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  • Print publication year: 2004
  • Online publication date: June 2012

14 - Gender Differences in Mathematics Self-Efficacy Beliefs


In the early 1940s, at the height of behaviorism's influence on American psychology and education, learning theorists began to propose theories of social learning and imitation that rejected behaviorist notions of associationism in favor of drive reduction principles (e.g., Miller & Dollard, 1941). Although these theories were instrumental in emphasizing the role that social processes play on human learning and functioning, they failed to take into account the creation of novel responses or the processes of delayed and nonreinforced behaviors. In 1963, Bandura and Walters proposed a theory of social learning that broadened the frontiers of existing theories with the now familiar principles of observational learning and vicarious reinforcement. Bandura (1977, 1986) later proposed a view of human functioning that accorded a central role to cognitive, vicarious, self-regulatory, and self-reflective processes in human adaptation and change. In this sociocognitive perspective, individuals are viewed as proactive and self-regulating rather than as reactive and controlled by biological or environmental forces.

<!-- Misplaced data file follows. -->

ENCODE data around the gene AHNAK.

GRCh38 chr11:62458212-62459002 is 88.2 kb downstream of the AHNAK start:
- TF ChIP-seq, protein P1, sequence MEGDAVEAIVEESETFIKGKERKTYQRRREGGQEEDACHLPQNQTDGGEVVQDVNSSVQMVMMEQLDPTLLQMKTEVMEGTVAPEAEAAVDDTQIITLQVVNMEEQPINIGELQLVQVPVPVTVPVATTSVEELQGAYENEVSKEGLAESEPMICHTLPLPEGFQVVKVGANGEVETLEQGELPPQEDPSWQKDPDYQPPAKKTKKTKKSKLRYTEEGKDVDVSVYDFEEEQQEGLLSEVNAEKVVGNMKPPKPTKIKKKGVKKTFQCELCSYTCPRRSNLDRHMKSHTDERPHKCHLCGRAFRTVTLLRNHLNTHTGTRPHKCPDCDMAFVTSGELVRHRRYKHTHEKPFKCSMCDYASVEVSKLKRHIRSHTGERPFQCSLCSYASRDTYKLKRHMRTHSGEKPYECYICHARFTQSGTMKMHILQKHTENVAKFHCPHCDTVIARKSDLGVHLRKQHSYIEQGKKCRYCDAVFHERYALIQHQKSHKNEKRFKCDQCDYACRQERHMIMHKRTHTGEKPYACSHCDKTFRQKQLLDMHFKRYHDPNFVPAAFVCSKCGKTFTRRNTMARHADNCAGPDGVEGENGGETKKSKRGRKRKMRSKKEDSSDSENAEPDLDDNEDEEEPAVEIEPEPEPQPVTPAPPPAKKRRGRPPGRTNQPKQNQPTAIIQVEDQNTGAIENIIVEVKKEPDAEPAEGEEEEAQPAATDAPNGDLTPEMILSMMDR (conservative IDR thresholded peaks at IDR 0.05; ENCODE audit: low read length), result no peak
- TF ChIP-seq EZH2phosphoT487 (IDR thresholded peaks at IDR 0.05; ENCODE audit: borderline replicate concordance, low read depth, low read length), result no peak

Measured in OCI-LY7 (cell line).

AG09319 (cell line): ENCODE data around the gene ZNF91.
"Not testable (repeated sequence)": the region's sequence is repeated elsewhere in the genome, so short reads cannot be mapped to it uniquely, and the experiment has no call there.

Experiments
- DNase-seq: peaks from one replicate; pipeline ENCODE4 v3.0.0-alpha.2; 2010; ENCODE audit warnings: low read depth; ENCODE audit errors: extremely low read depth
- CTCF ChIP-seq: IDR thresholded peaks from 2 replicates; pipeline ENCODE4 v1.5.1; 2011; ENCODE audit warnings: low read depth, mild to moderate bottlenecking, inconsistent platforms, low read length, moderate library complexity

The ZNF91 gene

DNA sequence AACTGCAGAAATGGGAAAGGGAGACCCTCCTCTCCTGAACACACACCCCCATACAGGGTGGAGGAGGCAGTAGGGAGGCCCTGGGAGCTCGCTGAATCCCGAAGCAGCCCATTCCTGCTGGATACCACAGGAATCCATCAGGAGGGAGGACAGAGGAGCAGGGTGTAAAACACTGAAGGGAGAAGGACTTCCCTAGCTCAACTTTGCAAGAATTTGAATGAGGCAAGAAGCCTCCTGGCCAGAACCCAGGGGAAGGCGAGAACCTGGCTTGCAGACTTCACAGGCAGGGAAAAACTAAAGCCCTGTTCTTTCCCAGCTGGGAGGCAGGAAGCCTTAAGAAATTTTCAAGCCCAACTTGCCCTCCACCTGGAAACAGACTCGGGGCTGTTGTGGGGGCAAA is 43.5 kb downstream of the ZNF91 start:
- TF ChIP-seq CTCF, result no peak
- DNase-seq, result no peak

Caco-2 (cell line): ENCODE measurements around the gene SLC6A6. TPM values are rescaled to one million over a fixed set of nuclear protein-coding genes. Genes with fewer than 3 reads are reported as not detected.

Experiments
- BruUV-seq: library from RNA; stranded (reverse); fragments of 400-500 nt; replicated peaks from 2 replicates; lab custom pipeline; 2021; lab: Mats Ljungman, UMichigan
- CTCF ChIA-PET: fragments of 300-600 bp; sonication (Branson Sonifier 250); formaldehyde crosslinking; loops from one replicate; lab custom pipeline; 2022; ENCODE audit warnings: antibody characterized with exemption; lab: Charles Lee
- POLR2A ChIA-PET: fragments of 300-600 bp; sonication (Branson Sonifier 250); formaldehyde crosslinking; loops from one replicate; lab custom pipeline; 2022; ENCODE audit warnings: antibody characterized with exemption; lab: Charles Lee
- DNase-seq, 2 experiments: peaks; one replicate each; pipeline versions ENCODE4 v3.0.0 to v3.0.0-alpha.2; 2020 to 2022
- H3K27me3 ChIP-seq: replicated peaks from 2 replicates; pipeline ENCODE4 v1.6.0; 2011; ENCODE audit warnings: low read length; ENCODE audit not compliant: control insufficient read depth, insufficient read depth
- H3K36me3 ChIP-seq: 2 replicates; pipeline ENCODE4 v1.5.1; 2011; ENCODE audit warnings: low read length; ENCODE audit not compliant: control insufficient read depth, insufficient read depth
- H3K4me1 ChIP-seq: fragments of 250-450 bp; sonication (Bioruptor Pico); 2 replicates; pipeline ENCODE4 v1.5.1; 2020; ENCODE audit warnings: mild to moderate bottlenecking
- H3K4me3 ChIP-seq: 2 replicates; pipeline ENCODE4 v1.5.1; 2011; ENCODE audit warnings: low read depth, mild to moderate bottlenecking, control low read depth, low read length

Social cognitive theory is rooted in a view of human agency in which individuals are proactively engaged in their own development and can make things happen by their actions. Key to this sense of agency is the fact that, among other personal factors, individuals possess self-beliefs that enable them to exercise a measure of control over their thoughts, feelings, and actions, that “what people think, believe, and feel affects how they behave” (Bandura, 1986, p. 5).

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